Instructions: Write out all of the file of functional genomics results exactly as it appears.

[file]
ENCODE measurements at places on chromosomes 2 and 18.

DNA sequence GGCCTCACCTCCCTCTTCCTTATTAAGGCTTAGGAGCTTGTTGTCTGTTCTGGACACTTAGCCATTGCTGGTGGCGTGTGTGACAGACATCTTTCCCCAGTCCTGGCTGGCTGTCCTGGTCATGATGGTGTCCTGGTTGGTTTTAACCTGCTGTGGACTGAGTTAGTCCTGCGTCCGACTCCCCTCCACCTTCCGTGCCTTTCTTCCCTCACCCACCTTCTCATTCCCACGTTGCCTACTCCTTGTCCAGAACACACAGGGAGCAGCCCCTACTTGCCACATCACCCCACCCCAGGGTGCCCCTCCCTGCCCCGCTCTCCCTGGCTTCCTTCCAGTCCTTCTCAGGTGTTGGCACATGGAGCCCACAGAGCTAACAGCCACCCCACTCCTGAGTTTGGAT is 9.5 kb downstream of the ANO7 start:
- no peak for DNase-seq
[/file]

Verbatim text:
ENCODE measurements at places on chromosomes 2 and 18.

DNA sequence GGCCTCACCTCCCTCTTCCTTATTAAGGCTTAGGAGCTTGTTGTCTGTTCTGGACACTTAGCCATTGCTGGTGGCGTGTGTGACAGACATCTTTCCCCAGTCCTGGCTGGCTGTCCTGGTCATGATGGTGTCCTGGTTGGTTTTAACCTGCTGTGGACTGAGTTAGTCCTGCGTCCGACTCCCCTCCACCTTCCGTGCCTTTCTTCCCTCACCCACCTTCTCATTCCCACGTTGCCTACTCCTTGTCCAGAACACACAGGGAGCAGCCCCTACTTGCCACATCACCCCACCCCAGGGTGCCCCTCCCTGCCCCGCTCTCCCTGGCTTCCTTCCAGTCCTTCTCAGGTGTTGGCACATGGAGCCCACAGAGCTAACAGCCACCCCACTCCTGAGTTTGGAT is 9.5 kb downstream of the ANO7 start:
- no peak for DNase-seq